A ransomware gang is threatening to publish a large volume of data it stole from the Housing Authority of the City of Los Angeles unless a ransom is paid, the Los Angeles Times reported.
Last week, LockBit stole 15 terabytes of data from the housing authority, which provides housing and runs the federal voucher programs for 83,000 low-income families in the city, TechCrunch reported. The ransomware group threatened to release the information on Thursday if its demands were not met.
The data, according to the Times, ranged in terms of its sensitivity, from a holiday video to payroll, audit information and taxes.
HACLA said in a statement last Monday that it was assessing the damage tied to a “cyber event.”
“We are working diligently with third-party specialists to investigate the source of this disruption, confirm its impact on our systems, and to restore full functionality securely to our environment as soon as possible,” the statement said, according to the Los Angeles Times. “We remain committed to providing quality work as we continue to resolve this issue.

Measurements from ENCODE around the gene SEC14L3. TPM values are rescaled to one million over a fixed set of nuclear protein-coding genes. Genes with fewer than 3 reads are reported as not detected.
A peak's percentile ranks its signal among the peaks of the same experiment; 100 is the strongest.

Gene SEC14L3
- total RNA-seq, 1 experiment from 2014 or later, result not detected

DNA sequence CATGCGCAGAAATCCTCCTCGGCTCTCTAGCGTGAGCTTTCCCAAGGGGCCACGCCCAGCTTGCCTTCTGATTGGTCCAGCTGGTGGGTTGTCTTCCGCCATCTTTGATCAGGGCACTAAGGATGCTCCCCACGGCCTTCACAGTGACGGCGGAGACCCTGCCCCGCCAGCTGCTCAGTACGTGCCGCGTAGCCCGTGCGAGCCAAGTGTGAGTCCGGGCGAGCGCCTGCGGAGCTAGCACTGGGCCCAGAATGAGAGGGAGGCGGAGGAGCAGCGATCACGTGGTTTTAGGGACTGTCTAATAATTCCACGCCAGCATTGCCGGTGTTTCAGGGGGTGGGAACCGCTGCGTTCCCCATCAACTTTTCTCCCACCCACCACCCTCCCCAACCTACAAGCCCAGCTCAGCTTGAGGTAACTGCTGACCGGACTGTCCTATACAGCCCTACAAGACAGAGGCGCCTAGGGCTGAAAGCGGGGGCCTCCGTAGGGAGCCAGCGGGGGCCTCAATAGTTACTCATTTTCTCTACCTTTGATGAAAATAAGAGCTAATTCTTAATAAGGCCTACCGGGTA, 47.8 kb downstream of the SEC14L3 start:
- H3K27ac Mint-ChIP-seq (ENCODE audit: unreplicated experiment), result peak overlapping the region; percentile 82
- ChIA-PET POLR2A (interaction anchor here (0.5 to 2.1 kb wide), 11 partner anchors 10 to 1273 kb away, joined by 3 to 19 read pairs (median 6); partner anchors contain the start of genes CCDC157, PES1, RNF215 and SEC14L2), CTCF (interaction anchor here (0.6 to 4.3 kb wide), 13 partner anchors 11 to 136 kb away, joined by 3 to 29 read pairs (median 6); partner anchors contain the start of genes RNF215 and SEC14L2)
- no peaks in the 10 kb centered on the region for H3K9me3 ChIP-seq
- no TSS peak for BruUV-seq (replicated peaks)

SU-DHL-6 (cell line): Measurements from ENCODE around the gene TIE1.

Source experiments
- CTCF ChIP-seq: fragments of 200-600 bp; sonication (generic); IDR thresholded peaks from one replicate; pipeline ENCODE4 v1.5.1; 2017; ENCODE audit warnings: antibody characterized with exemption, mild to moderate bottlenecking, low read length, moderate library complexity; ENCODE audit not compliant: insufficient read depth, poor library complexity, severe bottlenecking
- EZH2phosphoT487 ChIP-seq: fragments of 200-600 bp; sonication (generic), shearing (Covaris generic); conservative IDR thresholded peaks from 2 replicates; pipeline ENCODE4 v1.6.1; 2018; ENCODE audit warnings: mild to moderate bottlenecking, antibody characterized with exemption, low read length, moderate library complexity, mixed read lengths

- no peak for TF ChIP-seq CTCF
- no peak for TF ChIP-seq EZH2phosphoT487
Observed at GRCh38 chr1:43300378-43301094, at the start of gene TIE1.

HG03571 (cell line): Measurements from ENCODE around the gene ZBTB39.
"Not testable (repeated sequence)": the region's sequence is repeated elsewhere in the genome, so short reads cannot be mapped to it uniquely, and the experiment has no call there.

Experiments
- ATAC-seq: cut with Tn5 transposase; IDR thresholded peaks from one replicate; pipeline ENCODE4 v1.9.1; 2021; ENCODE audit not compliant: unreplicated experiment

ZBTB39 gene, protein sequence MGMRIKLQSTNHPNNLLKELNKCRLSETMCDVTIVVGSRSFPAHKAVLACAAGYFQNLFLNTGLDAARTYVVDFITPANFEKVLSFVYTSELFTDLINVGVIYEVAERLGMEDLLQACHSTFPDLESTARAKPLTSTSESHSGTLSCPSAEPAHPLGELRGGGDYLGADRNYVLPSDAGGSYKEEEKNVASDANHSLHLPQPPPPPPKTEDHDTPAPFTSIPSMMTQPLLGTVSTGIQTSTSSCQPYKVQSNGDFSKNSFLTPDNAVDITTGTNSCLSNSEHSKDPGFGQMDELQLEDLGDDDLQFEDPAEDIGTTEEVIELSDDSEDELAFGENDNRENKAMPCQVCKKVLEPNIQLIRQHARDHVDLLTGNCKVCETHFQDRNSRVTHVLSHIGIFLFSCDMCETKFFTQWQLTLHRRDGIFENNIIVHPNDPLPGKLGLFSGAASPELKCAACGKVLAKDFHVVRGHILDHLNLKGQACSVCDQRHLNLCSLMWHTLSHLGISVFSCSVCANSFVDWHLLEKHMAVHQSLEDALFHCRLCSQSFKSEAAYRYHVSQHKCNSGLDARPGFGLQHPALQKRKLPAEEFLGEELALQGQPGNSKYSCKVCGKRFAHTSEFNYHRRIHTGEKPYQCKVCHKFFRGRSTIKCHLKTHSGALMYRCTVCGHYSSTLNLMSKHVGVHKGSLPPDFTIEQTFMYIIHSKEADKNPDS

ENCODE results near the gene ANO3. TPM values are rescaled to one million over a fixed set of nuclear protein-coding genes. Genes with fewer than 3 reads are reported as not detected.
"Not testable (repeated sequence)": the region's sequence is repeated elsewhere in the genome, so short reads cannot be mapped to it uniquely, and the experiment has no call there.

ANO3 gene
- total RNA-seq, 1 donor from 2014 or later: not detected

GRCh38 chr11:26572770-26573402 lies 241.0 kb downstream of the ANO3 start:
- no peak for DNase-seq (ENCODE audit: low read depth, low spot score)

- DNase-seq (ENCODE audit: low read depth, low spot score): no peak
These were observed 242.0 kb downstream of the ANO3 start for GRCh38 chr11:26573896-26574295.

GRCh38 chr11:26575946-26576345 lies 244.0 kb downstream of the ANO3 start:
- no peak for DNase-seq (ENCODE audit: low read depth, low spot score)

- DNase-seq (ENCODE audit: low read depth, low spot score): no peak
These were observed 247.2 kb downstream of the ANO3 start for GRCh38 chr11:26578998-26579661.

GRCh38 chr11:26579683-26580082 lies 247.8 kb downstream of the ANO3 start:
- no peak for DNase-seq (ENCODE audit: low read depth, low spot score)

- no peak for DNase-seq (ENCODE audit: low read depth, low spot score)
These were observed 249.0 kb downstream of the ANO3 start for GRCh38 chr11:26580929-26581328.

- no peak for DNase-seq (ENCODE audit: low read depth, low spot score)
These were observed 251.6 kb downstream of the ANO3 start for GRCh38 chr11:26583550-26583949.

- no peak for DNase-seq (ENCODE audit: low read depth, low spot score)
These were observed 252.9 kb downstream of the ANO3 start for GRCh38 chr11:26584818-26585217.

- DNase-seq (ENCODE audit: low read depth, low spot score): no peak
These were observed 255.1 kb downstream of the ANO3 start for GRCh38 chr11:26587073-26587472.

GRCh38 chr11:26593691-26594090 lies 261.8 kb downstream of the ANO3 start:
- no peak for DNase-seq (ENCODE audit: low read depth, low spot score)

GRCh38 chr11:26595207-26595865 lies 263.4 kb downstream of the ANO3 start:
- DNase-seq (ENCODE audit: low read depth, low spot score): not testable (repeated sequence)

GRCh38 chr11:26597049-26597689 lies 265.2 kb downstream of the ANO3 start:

It’s the second recent cyber attack on a Los Angeles public agency to have been attacked recently. The Los Angeles Unified School District was targeted in September by the ransomware group Vice Society, which published stores of data, including Social Security numbers, health information and students’ psychological assessments, when the district refused to pay.
The attack on the housing authority comes at a particularly difficult time for a housing authority that is among the largest in the nation.
In October, after opening its Section 8 waitlist for the first time in five years, the housing received 223,400 applications for low-income housing, the LAist reported.
LockBit recently apologized for an attack on Canada’s largest children’s hospital, placing blame on an affiliate group.
— Ted Glanzer